We have a long literary tradition of writing dialogue in accents and dialect. Mark Twain comes to mind, as a master of the written idiom. Dialect instantly gives characters authenticity and offers insight into their attitudes, background, and education. An accent allows the reader to use their sense of hearing and gives text depth and flavor.
On the other hand, using dialects and accents is often a distraction. When accented words are spelled phonetically, they can frustrate and slow the reader down. If accents are inaccurate or inauthentic, they can stereotype or even insult. With all of these risks, writing dialects has largely gone out of fashion. So what is a writer to do instead?
The first step would be to describe patterns of speech in prose. For example, “her honeyed accent melted off of her tongue, slowly, sweetly, and with the same elongated syllables that her mama used.” Already, the character has an established geographical place and a hint of her history. From then on, the reader can hear and even visualize the honeyed accent.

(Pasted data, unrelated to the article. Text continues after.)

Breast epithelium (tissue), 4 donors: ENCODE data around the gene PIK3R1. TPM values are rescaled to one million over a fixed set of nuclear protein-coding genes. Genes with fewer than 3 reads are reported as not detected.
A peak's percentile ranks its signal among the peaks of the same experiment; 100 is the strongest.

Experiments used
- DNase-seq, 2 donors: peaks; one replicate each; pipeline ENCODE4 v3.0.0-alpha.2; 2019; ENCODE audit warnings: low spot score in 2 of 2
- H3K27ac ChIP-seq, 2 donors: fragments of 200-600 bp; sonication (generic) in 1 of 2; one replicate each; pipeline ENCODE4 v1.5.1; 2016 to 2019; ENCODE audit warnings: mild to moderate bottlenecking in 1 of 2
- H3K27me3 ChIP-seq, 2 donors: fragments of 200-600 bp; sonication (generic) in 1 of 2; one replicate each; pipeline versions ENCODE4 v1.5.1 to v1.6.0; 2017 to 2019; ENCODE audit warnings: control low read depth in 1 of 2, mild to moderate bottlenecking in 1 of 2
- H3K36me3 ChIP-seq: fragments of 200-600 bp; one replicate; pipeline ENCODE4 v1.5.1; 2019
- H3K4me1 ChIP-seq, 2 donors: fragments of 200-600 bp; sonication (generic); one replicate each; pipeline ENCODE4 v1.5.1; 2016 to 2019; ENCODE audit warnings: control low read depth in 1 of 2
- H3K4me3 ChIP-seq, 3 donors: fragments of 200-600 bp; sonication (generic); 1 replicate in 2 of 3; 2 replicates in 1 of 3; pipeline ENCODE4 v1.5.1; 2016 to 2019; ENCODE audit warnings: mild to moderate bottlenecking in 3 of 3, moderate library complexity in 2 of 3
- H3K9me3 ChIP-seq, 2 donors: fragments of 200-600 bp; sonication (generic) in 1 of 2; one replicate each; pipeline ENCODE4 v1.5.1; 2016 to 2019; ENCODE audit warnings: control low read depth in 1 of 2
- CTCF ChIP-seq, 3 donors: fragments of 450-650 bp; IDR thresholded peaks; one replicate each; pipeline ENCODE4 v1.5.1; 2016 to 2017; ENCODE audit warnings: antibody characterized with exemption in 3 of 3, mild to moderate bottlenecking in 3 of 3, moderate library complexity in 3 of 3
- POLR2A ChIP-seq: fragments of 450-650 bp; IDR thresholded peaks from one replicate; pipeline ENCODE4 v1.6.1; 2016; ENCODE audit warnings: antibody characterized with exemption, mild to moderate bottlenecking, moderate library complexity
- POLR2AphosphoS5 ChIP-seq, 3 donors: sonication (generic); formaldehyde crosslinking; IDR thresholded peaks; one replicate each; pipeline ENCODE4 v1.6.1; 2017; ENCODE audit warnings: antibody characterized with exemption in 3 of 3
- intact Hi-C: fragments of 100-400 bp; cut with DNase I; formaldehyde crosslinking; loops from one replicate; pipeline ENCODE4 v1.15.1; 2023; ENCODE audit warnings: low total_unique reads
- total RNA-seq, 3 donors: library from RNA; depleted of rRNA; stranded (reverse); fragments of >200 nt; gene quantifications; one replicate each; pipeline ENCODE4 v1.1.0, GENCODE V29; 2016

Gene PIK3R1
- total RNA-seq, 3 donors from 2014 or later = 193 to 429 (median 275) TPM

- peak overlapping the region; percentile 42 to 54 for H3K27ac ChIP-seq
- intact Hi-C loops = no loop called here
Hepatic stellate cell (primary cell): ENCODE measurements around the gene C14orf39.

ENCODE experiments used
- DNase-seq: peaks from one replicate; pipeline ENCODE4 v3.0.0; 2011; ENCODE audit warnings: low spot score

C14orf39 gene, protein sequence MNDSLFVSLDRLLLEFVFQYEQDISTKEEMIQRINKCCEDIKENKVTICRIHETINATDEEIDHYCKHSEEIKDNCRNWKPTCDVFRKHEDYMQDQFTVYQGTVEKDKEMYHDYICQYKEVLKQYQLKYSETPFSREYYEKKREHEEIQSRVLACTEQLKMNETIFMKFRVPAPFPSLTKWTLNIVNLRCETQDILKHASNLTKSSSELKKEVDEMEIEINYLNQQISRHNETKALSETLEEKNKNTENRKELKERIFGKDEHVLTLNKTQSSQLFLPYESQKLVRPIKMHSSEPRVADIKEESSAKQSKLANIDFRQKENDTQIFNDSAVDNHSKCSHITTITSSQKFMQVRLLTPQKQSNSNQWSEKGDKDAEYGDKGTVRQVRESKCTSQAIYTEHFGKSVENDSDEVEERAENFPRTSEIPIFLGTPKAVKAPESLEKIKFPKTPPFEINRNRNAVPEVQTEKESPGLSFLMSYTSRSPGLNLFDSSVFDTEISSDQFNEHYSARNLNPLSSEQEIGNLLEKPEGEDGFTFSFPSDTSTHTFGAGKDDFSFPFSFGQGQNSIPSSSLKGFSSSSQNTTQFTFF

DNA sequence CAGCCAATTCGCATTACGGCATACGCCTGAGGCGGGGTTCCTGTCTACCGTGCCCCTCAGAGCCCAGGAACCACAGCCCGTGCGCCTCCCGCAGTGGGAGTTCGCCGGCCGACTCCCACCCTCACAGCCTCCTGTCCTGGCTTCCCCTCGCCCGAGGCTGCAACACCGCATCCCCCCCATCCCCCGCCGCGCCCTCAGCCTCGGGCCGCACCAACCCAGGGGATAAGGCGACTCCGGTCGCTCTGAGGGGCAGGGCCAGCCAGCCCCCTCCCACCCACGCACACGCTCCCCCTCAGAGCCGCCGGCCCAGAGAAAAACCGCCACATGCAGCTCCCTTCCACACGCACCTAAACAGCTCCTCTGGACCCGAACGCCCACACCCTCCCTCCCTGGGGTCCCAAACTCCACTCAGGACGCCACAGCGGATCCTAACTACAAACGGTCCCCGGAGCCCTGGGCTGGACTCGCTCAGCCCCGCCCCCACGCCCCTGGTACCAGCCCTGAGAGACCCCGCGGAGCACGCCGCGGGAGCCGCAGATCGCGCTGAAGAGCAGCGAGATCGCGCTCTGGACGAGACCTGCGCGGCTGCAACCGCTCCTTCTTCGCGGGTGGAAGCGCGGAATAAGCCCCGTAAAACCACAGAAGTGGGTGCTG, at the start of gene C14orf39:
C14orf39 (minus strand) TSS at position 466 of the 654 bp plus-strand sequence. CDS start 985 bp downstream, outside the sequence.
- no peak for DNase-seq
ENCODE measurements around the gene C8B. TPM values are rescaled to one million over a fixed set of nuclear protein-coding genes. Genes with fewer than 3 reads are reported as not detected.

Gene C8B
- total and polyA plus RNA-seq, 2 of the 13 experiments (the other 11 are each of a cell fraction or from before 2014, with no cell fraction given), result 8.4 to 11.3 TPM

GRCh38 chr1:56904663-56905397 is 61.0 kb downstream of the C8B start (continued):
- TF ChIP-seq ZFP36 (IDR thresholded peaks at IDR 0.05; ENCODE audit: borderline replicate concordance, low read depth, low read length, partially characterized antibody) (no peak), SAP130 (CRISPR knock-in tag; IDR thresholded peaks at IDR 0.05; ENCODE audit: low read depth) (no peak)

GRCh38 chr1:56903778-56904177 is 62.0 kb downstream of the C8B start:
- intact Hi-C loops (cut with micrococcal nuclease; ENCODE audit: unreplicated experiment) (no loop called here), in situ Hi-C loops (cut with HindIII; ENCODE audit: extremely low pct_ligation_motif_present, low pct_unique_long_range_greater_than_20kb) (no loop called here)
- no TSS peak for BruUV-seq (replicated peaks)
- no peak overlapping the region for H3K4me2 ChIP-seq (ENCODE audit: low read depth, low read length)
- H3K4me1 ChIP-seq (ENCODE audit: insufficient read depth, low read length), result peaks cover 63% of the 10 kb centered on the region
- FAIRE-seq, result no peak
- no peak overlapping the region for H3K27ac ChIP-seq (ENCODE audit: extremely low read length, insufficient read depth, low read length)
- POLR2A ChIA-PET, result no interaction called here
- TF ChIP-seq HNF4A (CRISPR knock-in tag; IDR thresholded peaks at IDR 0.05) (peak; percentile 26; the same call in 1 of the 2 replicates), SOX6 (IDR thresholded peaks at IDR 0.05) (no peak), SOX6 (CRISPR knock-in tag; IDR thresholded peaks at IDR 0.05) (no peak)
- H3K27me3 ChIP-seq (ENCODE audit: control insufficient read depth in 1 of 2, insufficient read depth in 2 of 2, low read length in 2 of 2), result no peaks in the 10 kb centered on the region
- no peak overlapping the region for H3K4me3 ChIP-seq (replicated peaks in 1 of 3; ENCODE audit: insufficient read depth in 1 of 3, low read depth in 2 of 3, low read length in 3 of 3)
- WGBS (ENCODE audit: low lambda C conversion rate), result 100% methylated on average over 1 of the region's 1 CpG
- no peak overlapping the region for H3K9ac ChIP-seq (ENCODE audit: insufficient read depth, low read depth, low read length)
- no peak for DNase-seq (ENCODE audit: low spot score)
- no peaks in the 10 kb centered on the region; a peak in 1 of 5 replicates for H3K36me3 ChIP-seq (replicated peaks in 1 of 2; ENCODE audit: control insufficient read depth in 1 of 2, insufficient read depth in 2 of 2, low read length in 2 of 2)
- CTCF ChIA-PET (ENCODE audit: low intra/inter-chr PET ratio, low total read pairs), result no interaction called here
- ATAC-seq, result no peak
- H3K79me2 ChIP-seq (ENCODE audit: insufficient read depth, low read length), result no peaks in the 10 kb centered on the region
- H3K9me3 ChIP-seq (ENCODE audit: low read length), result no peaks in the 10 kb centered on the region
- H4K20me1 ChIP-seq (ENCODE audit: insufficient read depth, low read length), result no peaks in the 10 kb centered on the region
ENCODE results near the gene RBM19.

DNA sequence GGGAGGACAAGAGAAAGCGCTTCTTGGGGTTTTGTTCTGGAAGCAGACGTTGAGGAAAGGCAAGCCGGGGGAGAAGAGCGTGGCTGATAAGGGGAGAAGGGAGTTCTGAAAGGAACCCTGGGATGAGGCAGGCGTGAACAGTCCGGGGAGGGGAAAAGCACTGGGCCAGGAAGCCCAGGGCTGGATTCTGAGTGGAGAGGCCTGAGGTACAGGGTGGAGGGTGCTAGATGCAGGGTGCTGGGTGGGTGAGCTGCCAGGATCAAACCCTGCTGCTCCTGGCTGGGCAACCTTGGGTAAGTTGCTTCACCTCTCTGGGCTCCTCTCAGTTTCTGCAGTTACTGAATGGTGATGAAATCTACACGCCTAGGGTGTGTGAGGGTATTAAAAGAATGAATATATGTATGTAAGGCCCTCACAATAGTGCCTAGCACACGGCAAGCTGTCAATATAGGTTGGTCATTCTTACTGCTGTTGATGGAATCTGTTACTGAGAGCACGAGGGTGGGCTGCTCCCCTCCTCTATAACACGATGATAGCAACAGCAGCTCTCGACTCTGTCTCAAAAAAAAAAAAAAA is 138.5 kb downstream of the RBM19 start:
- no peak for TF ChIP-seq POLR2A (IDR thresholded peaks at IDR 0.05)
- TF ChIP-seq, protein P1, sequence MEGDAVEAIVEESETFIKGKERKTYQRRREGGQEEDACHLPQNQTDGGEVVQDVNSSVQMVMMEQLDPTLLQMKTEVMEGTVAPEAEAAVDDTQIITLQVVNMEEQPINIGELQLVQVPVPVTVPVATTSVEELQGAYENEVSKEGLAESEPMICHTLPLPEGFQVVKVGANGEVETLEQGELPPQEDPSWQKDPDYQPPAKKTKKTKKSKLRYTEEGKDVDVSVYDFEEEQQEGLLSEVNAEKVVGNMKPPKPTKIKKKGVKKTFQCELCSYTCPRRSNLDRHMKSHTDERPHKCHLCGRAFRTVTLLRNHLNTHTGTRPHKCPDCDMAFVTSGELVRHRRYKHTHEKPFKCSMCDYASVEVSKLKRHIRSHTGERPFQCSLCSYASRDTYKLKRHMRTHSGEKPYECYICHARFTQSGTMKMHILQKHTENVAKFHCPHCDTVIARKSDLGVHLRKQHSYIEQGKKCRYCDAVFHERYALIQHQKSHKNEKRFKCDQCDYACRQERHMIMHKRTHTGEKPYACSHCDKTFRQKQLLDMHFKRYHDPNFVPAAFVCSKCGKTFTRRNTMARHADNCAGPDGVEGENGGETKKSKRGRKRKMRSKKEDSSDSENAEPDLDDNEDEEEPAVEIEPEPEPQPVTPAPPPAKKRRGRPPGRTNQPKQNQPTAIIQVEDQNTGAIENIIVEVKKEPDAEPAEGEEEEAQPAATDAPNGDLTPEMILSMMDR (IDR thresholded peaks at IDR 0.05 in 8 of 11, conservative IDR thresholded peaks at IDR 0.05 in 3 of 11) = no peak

Another tactic is to reflect dialect with commonly spoken words in commonly spelled ways. A writer could insert “gonna” for “going to.” The reader registers these words easily but the speech pattern can also convey information about the characters.
Finally, a writer can pay close attention to phrases and idioms that pertain to a character’s geographic location or time in history. Phrases, such as “she’s dumber than a bucket of hair, bless her heart,” places someone in the American South. “The craic is mighty,” puts someone in modern day Ireland. When carefully researched and used advantageously, simple colloquial phrases can carry as much weight as paragraphs of complicated written dialect.
While we don’t want to lose the art of conveying speech patterns through the written word, in today’s world, there are more subtle ways to illustrate character traits.